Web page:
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    they point at you or they say
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    "bolita", "paraguayan", "chilote" stuff like that
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    or "shitty black"
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    If I speak with my grandparents in Quechua
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    or I say to them that I want to learn
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    they would laugh, they tought I was jocking with them
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    maybe it is naturalized that you don´t have to
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    some things, maybe for the oldest
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    there is no need
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    maybe them already have that, they are peasants not indigenous
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    they don't recognized themselves
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    the interesting for me is, that in my family they can start to feel proud
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    of being indigenous descendent, of being indigenous
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    as in society is also difficult sometimes, a slow process
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    in the family as well
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    maybe to be crossed by the catholicism
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    because after all, we are all crossed
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    by five centuries of a western subjectivity, individualism
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    that prevailed here, or that tries to prevail
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    so, we all have contradictions
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    but the good thing is to identify them and slowly begin to recover the other thing
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    the most important thing
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    (police's sirens)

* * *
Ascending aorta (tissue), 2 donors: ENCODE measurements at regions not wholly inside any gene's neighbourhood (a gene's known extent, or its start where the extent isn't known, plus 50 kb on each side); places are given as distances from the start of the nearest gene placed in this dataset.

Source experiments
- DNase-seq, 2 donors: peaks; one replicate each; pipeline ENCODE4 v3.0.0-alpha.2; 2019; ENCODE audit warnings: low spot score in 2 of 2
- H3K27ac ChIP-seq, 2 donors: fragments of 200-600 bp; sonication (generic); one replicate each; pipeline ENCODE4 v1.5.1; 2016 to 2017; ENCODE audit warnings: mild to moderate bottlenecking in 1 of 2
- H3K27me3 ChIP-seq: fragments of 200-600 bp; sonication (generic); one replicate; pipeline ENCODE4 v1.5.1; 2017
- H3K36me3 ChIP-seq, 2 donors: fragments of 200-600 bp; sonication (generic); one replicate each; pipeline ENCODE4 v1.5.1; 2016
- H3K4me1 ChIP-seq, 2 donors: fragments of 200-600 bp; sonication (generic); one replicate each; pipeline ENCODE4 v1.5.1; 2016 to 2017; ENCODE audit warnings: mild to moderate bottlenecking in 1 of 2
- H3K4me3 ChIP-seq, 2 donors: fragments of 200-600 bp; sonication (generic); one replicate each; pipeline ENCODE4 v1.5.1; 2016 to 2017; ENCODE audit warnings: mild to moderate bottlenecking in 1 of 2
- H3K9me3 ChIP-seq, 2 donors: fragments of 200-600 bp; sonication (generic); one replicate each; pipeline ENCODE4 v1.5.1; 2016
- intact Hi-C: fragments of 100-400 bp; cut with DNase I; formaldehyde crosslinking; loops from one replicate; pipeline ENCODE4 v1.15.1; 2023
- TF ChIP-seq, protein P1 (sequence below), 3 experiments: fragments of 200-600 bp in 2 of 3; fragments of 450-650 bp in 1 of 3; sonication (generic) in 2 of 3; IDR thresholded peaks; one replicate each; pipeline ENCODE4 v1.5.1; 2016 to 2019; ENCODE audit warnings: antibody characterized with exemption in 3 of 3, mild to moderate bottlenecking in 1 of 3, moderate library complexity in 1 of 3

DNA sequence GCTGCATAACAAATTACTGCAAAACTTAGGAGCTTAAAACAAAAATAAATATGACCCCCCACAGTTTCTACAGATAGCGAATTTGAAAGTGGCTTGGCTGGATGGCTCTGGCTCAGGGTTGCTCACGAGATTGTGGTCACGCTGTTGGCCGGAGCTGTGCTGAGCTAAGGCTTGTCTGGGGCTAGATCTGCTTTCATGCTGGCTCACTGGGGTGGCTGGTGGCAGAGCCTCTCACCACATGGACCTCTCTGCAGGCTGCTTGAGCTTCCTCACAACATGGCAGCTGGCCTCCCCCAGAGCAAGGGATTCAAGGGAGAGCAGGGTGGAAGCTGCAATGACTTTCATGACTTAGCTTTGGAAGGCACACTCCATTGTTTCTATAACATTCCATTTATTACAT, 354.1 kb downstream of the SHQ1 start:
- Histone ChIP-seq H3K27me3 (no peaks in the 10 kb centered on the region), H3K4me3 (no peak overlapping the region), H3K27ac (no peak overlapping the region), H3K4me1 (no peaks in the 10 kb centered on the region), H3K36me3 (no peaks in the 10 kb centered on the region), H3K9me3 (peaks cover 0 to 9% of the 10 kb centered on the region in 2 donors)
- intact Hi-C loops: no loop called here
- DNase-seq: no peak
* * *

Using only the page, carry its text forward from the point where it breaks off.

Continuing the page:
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    I came here to do my job
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    they warn me, there is a call from
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    to defend our rights to do an indigenous ceremony here
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    where there are remains of our ancestors
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    like there are remains below that private neighborhood that were buried under that private neighborhood
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    we do not make any complaint to them
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    because we know what is the law in this country
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    that is a kind of law that protects the private property
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    not the rights of the people who lived here before these laws came
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    before the ones you work with
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    let's get into legal issues, do you want to come with me?
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    come on, here is a public road that reaches the other side
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    where the people walk
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    (radio) "because now in the fields and the mountains of America"
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    (radio) "in the slopes of the hills"
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    (radio) "in the plains and jungles"
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    (radio) "between loneliness or city traffic"
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    (radio) "on the shores of the great oceans and rivers"
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    (radio) "the world is beginning to shake"
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    Ha'e peme'e, che réra Dario, che Mbyá Guaraní